IMA helps in fight against Ebola

  • Published
  • By MSgt. Timm Huffman
  • HQ RIO Public Affairs
Maj. Kyle Johnson, an Individual Mobilization Augmentee, was recently given the job of establishing command and control capabilities for the fight against the Ebola Virus Disease in Africa.

Johnson, the Africa Command detachment commander, 2nd Joint Communications Squadron, Joint Communications Support Element, was tasked to deploy to the Barclay Training Center, Monrovia, Republic of Liberia, with a team of over 30 civilian and military command-and-control specialists to establish the deployed communications system, to serve as the nerve center for Operation United Assistance.

As an IMA, Johnson was given the opportunity to volunteer for the position of detachment commander with the JCSE, a prestigious tactical communications outfit providing command and control capability to regional combatant commands, special operations command and other agencies within 72 hours.

"I've never been in a unit that does tactical communications, so working with JCSE was exactly what I was looking for," he said.

Not only was OUA his first tactical communications assignment, it was also his first time participating in a humanitarian aid mission.

"When I heard we were deploying in support of OUA, I was very excited to make a difference in the lives of people who are suffering," said the HQ RIO Detachment 3 individual reservist.

In early September, as the Department of Defense began scaling up operations to fight the deadly EVD outbreak in West Africa, Johnson was notified that his unit's services would be required. By Sept. 20, just a week after receiving the call, his first team was on the ground at Barclay Training Center, providing communications support to the Joint Forces Command.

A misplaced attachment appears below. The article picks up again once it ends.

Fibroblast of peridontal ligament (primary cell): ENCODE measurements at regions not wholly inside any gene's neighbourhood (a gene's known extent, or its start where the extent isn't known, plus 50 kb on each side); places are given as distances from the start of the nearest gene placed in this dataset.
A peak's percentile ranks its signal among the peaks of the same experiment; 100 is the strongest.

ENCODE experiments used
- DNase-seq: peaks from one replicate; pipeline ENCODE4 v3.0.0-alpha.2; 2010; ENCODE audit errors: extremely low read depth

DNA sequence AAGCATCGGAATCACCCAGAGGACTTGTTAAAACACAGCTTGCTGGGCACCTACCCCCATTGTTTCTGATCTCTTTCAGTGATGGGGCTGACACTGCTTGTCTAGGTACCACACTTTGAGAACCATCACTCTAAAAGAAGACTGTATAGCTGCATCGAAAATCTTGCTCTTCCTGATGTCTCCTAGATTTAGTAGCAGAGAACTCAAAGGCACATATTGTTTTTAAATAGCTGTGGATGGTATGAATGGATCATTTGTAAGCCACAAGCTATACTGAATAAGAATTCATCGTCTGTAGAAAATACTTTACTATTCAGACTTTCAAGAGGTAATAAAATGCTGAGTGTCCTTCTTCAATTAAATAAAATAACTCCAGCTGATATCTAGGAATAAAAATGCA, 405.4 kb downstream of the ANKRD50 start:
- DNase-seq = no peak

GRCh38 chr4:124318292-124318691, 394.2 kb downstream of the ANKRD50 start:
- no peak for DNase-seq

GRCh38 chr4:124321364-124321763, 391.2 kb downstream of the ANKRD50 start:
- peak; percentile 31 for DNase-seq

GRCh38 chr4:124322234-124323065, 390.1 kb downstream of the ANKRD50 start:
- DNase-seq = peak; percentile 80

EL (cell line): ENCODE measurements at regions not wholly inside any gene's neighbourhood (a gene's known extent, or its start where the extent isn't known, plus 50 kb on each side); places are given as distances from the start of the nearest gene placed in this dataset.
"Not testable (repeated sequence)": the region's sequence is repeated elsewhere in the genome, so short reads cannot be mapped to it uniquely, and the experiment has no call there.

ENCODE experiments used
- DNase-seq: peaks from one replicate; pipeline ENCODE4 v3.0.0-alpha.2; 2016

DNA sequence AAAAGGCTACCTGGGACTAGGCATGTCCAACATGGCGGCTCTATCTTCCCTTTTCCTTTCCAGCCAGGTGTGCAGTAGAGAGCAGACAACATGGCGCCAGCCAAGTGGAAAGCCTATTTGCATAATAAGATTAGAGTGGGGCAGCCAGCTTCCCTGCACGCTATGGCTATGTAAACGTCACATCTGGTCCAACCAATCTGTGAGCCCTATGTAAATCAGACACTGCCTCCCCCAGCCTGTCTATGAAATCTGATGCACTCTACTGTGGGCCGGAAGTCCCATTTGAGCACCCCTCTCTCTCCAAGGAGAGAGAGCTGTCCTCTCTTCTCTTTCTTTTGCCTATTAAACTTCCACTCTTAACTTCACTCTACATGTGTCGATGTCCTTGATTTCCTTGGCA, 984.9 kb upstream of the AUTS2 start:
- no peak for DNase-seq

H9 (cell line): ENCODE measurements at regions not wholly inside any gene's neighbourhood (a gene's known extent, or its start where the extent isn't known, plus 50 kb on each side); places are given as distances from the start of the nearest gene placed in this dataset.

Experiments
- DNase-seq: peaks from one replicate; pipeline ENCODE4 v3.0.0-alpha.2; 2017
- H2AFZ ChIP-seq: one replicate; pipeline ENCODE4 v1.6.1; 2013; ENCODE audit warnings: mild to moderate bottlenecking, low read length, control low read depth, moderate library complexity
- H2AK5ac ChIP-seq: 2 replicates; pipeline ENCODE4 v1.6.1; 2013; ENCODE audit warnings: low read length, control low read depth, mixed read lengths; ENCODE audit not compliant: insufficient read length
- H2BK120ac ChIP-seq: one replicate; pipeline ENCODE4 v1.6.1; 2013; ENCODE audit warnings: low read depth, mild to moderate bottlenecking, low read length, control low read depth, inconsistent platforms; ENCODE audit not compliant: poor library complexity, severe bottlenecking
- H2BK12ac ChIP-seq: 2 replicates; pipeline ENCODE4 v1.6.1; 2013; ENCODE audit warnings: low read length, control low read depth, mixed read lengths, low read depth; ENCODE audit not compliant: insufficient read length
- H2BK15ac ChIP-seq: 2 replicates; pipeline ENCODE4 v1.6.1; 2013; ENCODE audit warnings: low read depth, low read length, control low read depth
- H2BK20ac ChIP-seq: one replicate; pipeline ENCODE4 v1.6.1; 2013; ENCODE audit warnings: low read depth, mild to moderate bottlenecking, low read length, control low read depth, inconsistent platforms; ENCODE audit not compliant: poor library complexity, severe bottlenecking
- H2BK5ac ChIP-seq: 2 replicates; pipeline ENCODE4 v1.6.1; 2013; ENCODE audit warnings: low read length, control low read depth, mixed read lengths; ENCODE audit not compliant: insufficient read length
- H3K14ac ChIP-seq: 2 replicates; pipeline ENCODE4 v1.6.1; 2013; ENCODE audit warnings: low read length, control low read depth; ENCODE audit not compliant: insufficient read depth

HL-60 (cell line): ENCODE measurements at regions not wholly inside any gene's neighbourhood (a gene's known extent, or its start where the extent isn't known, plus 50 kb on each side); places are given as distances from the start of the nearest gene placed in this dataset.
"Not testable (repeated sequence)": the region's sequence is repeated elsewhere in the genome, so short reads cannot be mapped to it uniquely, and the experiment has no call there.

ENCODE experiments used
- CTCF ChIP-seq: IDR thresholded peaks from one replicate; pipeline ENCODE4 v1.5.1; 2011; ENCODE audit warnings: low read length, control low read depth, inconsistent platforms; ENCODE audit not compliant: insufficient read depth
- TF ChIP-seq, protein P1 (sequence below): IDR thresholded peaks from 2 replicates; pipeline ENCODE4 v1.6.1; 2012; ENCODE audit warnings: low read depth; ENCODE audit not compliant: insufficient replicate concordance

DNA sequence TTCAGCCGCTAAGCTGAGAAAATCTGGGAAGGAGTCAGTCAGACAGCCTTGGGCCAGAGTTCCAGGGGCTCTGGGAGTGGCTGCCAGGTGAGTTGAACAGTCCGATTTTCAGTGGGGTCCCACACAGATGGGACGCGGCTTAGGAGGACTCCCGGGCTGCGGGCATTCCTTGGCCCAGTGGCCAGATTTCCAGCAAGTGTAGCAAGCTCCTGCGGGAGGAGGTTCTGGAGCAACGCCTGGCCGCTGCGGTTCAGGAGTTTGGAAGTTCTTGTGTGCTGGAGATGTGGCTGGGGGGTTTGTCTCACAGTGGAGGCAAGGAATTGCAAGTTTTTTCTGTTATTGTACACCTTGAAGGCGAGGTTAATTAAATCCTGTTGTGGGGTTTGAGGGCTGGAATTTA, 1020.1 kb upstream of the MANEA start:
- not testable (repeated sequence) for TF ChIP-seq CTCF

He, and the remainder of his detachment, arrived Oct. 19, aboard three C-17s laden with 185 tons of communications equipment. Once the build-up site was prepared, his team, consisting of Soldiers, Sailors, Marines, Airmen, DoD civilians, and contractors from his detachment in Italy and another detachment in Tampa, Florida, had the core command and control elements operational in 44 hours; four hours under their 48-hour deadline.

"My team worked around the clock in searing heat, humidity and heavy rain to make the operational timeline," said Johnson.

The gear they delivered had everything needed to set up communications for a tactical JFC headquarters, including tents, generators, air conditioning units, computers, communications infrastructure, tables and chairs. The package the team brought to the fight against EVD provided the most sophisticated communications equipment available, including classified and unclassified communications, computers, phones, technical support and video teleconferencing capability.

In addition to the main communications package they established, Johnson and his team also deployed four rapid response kits to locations around Liberia and Senegal to support command and control and logistics hubs.

Located on the Atlantic Ocean and near the heart of Monrovia, Johnson said the Barclay Training Center is beautiful. This beauty is juxtaposed with evidence of the civil wars that have racked Liberia in recent years - the center is surrounded by makeshift homes, poverty is rampant, and everything is dirty. Despite those hardships, and in light of the threat of EVD, he said the locals seem to work hard, and he sees children out playing.

Johnson said that being in close proximity to the local population and only a few kilometers away from a treatment facility makes everyone a little apprehensive. However, they have no contact with those suffering from EVD and strict precautionary measures are in place, such as bleach hand-washing stations, hand sanitizer and twice-daily temperature checks to ensure the disease is not spread.

"I feel confident that my team is safe," he said.

Not only are they safe, but they are also able to live in relative comfort, with 20-person tents to sleep in, access to hot showers, and three meals, ready to eat a day.

"We weren't certain what our living conditions would be like, but I was pleasantly surprised with our accommodations," he said.

With the initial command and control elements in place, Johnson and his team continue to operate and maintain the equipment. The highly-skilled communications specialists also provide network and administrator support, help desk functions and generator mechanics to the JFC.

"[I] have the best professional communicators and maintainers in the Department of Defense, and I'm extremely proud to serve with them," he said.